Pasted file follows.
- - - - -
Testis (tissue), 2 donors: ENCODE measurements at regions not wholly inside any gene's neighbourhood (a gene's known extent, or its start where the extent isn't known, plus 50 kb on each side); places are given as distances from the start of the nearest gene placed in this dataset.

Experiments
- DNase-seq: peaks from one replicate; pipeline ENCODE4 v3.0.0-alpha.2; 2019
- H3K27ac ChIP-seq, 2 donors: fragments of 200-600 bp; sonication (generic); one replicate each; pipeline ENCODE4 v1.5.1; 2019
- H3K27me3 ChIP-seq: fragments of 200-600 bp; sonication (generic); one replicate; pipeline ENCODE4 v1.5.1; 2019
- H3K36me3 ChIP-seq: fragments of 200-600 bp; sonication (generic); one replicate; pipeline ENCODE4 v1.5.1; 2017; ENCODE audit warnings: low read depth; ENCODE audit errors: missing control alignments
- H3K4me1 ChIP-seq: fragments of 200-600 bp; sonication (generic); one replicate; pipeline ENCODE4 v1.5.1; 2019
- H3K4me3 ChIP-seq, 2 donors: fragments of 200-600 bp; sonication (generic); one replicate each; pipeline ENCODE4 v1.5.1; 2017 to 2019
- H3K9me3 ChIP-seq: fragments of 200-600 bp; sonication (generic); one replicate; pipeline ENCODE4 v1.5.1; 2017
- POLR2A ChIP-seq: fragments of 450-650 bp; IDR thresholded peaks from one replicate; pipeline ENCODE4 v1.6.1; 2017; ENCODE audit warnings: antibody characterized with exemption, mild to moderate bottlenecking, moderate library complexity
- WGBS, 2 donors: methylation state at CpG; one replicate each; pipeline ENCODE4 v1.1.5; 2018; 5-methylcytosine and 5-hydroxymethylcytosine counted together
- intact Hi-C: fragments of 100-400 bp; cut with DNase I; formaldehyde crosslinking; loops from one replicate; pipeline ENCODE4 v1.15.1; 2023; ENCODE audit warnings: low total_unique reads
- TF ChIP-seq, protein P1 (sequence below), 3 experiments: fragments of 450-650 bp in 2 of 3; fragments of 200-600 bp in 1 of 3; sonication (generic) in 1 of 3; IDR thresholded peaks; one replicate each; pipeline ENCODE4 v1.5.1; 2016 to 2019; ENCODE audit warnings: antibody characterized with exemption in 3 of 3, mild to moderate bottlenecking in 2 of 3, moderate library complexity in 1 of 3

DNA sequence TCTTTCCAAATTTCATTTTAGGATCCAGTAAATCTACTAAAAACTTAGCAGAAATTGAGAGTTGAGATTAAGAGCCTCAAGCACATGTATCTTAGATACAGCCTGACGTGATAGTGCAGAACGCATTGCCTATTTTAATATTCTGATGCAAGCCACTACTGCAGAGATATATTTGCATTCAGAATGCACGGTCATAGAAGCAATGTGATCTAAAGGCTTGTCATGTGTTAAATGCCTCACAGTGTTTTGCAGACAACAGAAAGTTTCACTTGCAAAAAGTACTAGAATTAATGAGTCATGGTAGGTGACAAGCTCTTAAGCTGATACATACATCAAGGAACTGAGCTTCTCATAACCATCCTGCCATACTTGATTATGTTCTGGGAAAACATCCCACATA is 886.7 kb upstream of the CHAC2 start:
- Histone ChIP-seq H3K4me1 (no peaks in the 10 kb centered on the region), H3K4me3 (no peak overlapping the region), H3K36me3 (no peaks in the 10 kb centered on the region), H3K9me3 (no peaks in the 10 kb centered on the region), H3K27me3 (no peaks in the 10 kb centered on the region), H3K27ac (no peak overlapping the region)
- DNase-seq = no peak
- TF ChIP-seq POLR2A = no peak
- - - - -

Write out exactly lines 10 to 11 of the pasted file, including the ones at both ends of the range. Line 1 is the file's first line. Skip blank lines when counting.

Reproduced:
- POLR2A ChIP-seq: fragments of 450-650 bp; IDR thresholded peaks from one replicate; pipeline ENCODE4 v1.6.1; 2017; ENCODE audit warnings: antibody characterized with exemption, mild to moderate bottlenecking, moderate library complexity
- WGBS, 2 donors: methylation state at CpG; one replicate each; pipeline ENCODE4 v1.1.5; 2018; 5-methylcytosine and 5-hydroxymethylcytosine counted together